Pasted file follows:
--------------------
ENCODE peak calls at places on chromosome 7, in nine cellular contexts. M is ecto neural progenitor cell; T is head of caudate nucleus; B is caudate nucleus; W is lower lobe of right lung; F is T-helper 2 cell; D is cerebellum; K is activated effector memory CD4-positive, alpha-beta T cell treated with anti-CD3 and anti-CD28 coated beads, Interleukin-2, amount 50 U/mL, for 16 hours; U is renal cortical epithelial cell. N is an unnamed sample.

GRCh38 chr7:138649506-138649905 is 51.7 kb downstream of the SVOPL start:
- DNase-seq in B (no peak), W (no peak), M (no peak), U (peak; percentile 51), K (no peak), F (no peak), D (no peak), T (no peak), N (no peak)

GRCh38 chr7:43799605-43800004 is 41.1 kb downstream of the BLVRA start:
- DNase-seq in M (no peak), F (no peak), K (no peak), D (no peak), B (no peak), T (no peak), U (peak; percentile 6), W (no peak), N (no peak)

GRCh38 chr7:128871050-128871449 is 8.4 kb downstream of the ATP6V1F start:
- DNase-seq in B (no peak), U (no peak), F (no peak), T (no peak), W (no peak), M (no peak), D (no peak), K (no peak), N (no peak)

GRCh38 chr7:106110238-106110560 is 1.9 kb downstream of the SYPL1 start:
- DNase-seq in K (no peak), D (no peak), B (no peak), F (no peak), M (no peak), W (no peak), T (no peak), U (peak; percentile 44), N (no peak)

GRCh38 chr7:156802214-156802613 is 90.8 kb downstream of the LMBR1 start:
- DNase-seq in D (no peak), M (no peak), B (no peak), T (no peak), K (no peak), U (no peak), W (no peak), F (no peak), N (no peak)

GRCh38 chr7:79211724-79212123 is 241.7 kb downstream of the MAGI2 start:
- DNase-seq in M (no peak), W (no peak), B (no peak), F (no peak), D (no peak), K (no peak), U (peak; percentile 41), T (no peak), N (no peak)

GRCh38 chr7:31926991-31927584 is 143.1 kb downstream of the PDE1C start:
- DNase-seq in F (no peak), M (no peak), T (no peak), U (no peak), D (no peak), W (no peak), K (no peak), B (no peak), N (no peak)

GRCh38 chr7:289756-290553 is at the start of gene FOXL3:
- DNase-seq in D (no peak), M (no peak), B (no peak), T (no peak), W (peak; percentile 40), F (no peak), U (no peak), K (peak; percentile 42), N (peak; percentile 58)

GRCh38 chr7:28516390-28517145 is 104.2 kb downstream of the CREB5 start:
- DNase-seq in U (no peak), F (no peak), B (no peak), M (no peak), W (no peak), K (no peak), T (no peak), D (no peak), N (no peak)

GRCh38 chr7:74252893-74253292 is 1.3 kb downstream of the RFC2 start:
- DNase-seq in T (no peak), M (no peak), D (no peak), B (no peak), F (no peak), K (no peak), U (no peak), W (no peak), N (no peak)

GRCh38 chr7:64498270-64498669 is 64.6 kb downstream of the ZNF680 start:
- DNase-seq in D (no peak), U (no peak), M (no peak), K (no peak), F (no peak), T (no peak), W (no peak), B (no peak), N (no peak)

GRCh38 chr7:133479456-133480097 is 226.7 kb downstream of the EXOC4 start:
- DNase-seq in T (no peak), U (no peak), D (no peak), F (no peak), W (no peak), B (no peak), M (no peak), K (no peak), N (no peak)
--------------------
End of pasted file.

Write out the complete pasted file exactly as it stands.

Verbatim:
ENCODE peak calls at places on chromosome 7, in nine cellular contexts. M is ecto neural progenitor cell; T is head of caudate nucleus; B is caudate nucleus; W is lower lobe of right lung; F is T-helper 2 cell; D is cerebellum; K is activated effector memory CD4-positive, alpha-beta T cell treated with anti-CD3 and anti-CD28 coated beads, Interleukin-2, amount 50 U/mL, for 16 hours; U is renal cortical epithelial cell. N is an unnamed sample.

GRCh38 chr7:138649506-138649905 is 51.7 kb downstream of the SVOPL start:
- DNase-seq in B (no peak), W (no peak), M (no peak), U (peak; percentile 51), K (no peak), F (no peak), D (no peak), T (no peak), N (no peak)

GRCh38 chr7:43799605-43800004 is 41.1 kb downstream of the BLVRA start:
- DNase-seq in M (no peak), F (no peak), K (no peak), D (no peak), B (no peak), T (no peak), U (peak; percentile 6), W (no peak), N (no peak)

GRCh38 chr7:128871050-128871449 is 8.4 kb downstream of the ATP6V1F start:
- DNase-seq in B (no peak), U (no peak), F (no peak), T (no peak), W (no peak), M (no peak), D (no peak), K (no peak), N (no peak)

GRCh38 chr7:106110238-106110560 is 1.9 kb downstream of the SYPL1 start:
- DNase-seq in K (no peak), D (no peak), B (no peak), F (no peak), M (no peak), W (no peak), T (no peak), U (peak; percentile 44), N (no peak)

GRCh38 chr7:156802214-156802613 is 90.8 kb downstream of the LMBR1 start:
- DNase-seq in D (no peak), M (no peak), B (no peak), T (no peak), K (no peak), U (no peak), W (no peak), F (no peak), N (no peak)

GRCh38 chr7:79211724-79212123 is 241.7 kb downstream of the MAGI2 start:
- DNase-seq in M (no peak), W (no peak), B (no peak), F (no peak), D (no peak), K (no peak), U (peak; percentile 41), T (no peak), N (no peak)

GRCh38 chr7:31926991-31927584 is 143.1 kb downstream of the PDE1C start:
- DNase-seq in F (no peak), M (no peak), T (no peak), U (no peak), D (no peak), W (no peak), K (no peak), B (no peak), N (no peak)

GRCh38 chr7:289756-290553 is at the start of gene FOXL3:
- DNase-seq in D (no peak), M (no peak), B (no peak), T (no peak), W (peak; percentile 40), F (no peak), U (no peak), K (peak; percentile 42), N (peak; percentile 58)

GRCh38 chr7:28516390-28517145 is 104.2 kb downstream of the CREB5 start:
- DNase-seq in U (no peak), F (no peak), B (no peak), M (no peak), W (no peak), K (no peak), T (no peak), D (no peak), N (no peak)

GRCh38 chr7:74252893-74253292 is 1.3 kb downstream of the RFC2 start:
- DNase-seq in T (no peak), M (no peak), D (no peak), B (no peak), F (no peak), K (no peak), U (no peak), W (no peak), N (no peak)

GRCh38 chr7:64498270-64498669 is 64.6 kb downstream of the ZNF680 start:
- DNase-seq in D (no peak), U (no peak), M (no peak), K (no peak), F (no peak), T (no peak), W (no peak), B (no peak), N (no peak)

GRCh38 chr7:133479456-133480097 is 226.7 kb downstream of the EXOC4 start:
- DNase-seq in T (no peak), U (no peak), D (no peak), F (no peak), W (no peak), B (no peak), M (no peak), K (no peak), N (no peak)